Summer Start

by VonSchnauzer

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I just want to make a set of still-life photographs of leaves, with totally controlled lighting. I'd like to be as "scientific" as possible, but I don't know how to light my set. Frontal direct lights are not the best because they are too hard and if I try to put more lights in the sides I get shadows.

I am doing this with unprofessional Ikea lights.

Do you have any guidelines please?

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3 Answers 3

up vote 2 down vote accepted

One way to eliminate the shadows is to use lights at an angle and keep the subject far from the background, so that any shadows fall outside the frame. Putting the lights at an angle will also reduce reflection of the light by the leaves (some leaves are shiny).

Use a dark grey or black background and sufficiently shallow depth of field for an even, dark background that makes the leaf pop.

You can hang each leaf by its stem if you plan to have the stem out of the frame, or support the leaf on a rod that's in line with the camera axis so that the leaf hides the rod. Another option is to use some thread that's the same color as the background to suspend a bit of cardboard to which you can affix each leaf.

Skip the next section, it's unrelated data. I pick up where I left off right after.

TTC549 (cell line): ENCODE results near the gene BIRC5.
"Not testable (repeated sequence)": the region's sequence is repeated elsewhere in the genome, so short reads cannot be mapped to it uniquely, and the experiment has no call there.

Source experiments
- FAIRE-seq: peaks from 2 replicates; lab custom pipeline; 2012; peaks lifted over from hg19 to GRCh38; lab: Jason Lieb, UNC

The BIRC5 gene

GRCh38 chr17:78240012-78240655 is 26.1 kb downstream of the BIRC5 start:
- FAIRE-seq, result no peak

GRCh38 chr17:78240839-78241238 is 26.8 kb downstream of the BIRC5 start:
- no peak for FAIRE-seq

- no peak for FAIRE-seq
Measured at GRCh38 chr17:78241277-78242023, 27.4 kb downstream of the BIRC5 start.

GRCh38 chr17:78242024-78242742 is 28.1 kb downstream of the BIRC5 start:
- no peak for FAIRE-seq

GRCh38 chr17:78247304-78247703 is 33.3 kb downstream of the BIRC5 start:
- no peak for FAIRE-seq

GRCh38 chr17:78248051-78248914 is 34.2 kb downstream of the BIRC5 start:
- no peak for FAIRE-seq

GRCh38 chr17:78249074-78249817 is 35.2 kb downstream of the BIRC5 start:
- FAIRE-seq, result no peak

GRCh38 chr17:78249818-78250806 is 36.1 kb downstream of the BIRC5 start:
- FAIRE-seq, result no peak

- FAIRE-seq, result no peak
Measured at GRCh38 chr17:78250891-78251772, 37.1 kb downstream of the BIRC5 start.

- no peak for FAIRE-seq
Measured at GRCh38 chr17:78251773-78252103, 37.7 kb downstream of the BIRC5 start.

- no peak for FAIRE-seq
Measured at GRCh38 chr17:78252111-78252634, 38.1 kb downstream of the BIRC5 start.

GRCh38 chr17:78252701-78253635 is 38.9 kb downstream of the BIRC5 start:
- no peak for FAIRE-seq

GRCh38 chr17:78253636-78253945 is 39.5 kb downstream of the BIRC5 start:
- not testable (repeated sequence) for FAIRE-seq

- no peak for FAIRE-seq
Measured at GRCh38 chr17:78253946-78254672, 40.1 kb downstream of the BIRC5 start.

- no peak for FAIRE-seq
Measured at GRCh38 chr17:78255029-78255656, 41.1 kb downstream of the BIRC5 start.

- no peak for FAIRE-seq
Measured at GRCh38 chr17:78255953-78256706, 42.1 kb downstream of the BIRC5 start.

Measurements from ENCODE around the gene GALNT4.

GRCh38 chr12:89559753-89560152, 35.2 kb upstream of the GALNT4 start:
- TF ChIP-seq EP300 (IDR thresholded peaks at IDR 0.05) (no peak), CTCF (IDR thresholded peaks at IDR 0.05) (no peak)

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I did shots of Autumn leaves which I placed on the floor near a doorway and used side lighting. There were harsh shadows, but it brought out the texture of the leaves. Front lighting will lose all that texture.

If you find side lighting too harsh, then try a main light close and to one side, and the fill with another light further away, and either behind the camera, or to the other side from the main light, just as you might do with a portrait. As long as the fill isn't too strong, the main light from the side should provide some texture and light shadow.

If you want really soft light, ditch the lights, and place the leaves near a window and use a white reflector to bounce some light back into the shadows if you need to.

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You can also consider a light tent. This will help get a soft even light if that is what your are looking for. Since you brought up IKEA, IKEAHackers.net has info on cheap DIY light tents (There are a ton of these on the net, search for: DIY LightTent)

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